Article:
Schools in the News
- Lisa Bender, personal finance teacher at Southern Garrett High School (Oakland, MD) embeds technology into her lessons stemming from a $41,000 grant (see video here: USA Today Monday Money):
I loved this comment from a student in the video: For so many classes in high school, you say “When am I going to use it?” What we learn in here, everyone is going to use. It is real applicable to whatever we do in life.”
- In New Haven, CT recently educators got together to discuss best practices at developing students’ financial capability (Press Release). Here is how one educator summed it up:
“One of our district’s core beliefs is that our schools should be impacting the community. Producing graduates who are credit wise borrowers, disciplined savers and savvy investors will result in both personal financial security and a healthy local economy,” said attendee and presenter Jerry Lozier, economics instructor at Duncanville High School. “I have found that our students rank personal financial literacy and smart money management as the most important skills they need to acquire for future successes in the ‘real world.’ This event introduced me to an entire network of individuals committed to helping students learn these necessary and relevant skills.”
- Educator at New Rochelle High School, Darren Gurney, receives award for incorporating financial literacy into his economics lessons (New Rochelle Talk)
Darren Gurney teaches his New Rochelle High School students about incentives, inflation, business formation, consequences of debt, and other microeconomic concepts using a monetary system he created called the “Gurney Greenback Exchange”. His students can earn Greenbacks in a variety of ways- by helping others, contributing to class discussion, even starting an in-class business.
- Columnist asks key question regarding personal finance education which is often overlooked as more states require such a course for graduation (The Free Weekly):
The problem about all of this is, if public schools are required to teach a course in financial literacy, will the teacher be qualified to give their students a balanced and useful financial education? For this plan to work, school boards would either need to provide training, contract professionals, or hire finance degree holding teachers. This would need to be monitored closely and executed well, which unfortunately may end up being a tall order for some schools.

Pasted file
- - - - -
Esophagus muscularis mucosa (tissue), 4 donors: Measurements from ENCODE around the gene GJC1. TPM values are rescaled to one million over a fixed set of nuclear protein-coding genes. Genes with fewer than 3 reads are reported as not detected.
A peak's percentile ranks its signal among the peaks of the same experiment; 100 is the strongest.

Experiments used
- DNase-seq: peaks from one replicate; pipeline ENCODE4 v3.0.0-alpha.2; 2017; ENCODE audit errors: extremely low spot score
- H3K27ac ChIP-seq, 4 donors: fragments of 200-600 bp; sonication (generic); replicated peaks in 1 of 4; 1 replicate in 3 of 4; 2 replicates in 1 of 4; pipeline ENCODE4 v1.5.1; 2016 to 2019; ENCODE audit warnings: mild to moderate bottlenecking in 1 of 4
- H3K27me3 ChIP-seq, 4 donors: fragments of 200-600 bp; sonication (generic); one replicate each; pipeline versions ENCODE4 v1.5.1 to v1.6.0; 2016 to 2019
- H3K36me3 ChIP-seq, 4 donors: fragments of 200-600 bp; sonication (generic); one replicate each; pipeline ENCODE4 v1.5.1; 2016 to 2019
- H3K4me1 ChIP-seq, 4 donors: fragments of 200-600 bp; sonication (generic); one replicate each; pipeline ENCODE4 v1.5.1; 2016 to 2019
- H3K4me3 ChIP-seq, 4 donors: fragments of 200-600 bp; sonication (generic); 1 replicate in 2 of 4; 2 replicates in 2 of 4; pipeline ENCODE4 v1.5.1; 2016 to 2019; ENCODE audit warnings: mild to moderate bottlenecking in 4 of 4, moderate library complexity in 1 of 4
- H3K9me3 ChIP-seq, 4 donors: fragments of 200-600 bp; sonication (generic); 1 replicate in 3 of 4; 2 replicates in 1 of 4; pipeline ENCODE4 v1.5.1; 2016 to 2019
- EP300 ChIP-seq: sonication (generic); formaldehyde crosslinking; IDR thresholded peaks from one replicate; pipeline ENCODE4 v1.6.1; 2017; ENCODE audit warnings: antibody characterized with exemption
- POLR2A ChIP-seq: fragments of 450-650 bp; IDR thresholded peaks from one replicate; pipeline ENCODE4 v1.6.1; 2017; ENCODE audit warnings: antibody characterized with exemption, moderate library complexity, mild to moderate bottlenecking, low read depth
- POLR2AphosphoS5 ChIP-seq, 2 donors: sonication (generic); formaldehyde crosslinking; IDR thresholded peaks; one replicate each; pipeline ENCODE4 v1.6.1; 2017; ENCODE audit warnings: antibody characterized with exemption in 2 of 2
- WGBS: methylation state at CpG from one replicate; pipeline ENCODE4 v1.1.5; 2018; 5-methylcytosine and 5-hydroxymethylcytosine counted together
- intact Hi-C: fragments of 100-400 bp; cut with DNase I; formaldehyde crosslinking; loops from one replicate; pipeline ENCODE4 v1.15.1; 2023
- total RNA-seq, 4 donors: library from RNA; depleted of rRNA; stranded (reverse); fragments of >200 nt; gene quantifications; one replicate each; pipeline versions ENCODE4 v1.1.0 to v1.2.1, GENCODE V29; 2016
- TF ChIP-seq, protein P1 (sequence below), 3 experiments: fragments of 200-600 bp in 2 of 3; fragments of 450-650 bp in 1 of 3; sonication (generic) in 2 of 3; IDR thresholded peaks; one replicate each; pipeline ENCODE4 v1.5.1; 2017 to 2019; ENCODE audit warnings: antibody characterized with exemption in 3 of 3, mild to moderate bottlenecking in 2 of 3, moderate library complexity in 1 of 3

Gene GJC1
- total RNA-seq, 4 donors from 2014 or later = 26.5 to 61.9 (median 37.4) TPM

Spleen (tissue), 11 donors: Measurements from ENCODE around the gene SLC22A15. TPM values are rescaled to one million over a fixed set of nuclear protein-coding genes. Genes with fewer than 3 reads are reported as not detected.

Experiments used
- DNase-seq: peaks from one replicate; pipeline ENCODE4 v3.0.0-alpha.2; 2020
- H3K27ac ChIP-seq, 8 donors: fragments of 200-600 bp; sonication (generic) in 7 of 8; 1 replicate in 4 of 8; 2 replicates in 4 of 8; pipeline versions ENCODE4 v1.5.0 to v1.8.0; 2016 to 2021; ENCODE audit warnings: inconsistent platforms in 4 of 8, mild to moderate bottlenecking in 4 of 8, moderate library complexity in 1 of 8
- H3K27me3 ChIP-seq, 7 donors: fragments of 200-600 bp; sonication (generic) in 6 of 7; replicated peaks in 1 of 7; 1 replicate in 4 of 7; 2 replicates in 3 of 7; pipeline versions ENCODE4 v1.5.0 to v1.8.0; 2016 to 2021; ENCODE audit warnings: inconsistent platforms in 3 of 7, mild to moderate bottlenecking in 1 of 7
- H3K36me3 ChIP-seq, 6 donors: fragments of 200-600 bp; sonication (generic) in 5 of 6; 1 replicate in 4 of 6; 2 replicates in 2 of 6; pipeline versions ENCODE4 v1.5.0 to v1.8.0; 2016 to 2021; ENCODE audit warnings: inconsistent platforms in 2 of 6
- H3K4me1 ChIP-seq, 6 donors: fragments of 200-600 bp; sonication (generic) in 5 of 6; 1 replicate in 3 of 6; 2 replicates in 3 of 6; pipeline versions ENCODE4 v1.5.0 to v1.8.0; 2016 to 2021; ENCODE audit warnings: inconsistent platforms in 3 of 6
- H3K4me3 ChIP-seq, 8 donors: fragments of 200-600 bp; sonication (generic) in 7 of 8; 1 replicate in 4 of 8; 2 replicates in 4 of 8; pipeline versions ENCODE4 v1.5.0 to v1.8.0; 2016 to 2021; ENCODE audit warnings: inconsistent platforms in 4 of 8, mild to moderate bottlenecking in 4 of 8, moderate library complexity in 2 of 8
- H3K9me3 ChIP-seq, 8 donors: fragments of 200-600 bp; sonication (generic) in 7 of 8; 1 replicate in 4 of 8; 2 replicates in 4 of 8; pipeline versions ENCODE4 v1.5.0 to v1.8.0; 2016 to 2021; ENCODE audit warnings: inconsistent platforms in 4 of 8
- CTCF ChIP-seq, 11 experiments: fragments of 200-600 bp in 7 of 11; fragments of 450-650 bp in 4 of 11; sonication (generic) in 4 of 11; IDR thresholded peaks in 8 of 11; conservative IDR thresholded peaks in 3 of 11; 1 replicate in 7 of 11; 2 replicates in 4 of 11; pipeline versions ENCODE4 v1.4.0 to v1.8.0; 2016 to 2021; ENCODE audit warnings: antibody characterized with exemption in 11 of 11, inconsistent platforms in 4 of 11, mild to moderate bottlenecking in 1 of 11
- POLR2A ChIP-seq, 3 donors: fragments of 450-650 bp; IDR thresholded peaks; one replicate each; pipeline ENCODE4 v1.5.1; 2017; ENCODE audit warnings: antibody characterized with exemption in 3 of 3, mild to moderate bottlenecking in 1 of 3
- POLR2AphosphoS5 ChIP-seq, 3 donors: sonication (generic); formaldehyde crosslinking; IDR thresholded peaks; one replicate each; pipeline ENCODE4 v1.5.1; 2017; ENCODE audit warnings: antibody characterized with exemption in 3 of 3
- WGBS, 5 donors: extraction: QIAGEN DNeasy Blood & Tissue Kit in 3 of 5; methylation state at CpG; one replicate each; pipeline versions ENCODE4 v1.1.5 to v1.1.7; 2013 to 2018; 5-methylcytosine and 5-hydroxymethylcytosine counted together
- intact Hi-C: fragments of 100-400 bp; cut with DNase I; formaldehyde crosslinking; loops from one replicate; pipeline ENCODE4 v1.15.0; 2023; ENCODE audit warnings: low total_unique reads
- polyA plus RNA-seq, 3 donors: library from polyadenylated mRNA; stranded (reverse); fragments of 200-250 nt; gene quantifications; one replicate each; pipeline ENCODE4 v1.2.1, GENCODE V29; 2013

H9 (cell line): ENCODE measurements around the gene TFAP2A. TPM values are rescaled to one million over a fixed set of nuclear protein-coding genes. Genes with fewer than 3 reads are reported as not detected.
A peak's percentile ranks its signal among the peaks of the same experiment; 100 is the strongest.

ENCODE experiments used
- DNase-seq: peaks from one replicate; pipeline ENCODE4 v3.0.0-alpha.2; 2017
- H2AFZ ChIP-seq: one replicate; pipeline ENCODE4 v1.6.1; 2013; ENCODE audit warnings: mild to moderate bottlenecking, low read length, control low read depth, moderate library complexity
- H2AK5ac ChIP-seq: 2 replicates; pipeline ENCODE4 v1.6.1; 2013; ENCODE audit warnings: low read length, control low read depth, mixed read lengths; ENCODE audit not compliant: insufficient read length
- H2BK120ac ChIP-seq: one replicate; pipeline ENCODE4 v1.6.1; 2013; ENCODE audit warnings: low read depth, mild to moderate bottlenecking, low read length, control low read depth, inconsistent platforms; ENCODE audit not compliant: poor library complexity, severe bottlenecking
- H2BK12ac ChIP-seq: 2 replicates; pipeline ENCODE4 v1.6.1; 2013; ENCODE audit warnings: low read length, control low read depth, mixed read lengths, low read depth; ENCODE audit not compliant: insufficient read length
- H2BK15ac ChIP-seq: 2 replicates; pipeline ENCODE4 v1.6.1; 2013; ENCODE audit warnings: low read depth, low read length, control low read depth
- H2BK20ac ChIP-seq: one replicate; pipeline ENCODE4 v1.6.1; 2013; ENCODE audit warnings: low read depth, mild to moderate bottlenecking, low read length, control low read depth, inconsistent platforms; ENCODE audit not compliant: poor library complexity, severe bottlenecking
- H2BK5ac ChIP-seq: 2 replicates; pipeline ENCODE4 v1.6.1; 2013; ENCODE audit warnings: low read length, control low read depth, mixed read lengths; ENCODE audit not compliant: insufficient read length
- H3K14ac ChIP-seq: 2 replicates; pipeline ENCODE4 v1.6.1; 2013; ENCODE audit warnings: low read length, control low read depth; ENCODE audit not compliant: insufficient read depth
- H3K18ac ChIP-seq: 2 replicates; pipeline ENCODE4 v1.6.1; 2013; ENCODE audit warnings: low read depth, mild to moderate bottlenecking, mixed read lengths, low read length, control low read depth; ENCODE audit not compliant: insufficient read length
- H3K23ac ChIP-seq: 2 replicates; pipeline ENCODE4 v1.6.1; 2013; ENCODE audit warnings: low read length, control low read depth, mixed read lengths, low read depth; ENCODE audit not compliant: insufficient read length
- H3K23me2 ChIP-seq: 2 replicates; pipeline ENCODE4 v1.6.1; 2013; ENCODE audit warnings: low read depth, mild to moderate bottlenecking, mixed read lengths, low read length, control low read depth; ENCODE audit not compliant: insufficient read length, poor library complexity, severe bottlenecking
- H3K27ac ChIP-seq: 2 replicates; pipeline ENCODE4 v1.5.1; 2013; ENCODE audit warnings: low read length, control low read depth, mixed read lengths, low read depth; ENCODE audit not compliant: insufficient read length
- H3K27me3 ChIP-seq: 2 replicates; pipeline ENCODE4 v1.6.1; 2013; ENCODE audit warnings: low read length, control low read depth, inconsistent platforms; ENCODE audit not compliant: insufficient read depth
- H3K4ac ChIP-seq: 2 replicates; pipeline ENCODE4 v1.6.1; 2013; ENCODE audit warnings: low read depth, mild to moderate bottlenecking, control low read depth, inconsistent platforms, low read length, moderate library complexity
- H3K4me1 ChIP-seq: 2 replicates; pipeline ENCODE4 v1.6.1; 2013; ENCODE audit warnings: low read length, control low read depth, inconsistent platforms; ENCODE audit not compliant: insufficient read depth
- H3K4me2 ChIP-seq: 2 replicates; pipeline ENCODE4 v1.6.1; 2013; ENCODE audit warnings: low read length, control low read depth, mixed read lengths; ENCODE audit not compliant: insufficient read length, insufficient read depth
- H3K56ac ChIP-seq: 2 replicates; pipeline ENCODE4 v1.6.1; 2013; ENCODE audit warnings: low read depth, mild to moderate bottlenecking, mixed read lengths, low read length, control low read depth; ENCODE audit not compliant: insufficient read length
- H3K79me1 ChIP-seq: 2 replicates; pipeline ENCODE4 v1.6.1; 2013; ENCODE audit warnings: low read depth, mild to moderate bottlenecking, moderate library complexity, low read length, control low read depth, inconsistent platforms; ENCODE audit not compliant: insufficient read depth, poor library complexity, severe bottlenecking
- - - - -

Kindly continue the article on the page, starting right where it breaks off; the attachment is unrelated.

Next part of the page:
Perhaps the teacher acts as facilitator for the class and brings in members of the community to talk about their own experiences with finance? This way students could have the opportunity to learn from several different sources and build their own philosophy based on the information received.
- Two Nansemond River High School (Suffolk, VA) economics and personal finance teachers were recently honored for strong results in the classroom (Suffolk News Herald):
Bartholomew is in just his second year of teaching after a long Navy career. “On average, I would say they don’t come with much,” he said of his students’ knowledge of financial matters. Most of his students, he said, are juniors, and many of them have yet to experience that first job.
“They haven’t had the experience of earning an income, paying their own way, dealing with tax forms,” Bartholomew said. “Their experience is pretty shallow, unless they come from a home that really exposes them to it.”
About the Author
Tim's saving habits started at seven when a neighbor with a broken hip gave him a dog walking job. Her recovery, which took almost a year, resulted in Tim getting to know the bank tellers quite well (and accumulating a savings account balance of over $300!). His recent entrepreneurial adventures have included driving a shredding truck, analyzing executive compensation packages for Fortune 500 companies and helping families make better college financing decisions. After volunteering in 2010 to create and teach a personal finance program at Eastside College Prep in East Palo Alto, Tim saw firsthand the impact of an engaging and activity-based curriculum, which inspired him to start a new non-profit, Next Gen Personal Finance.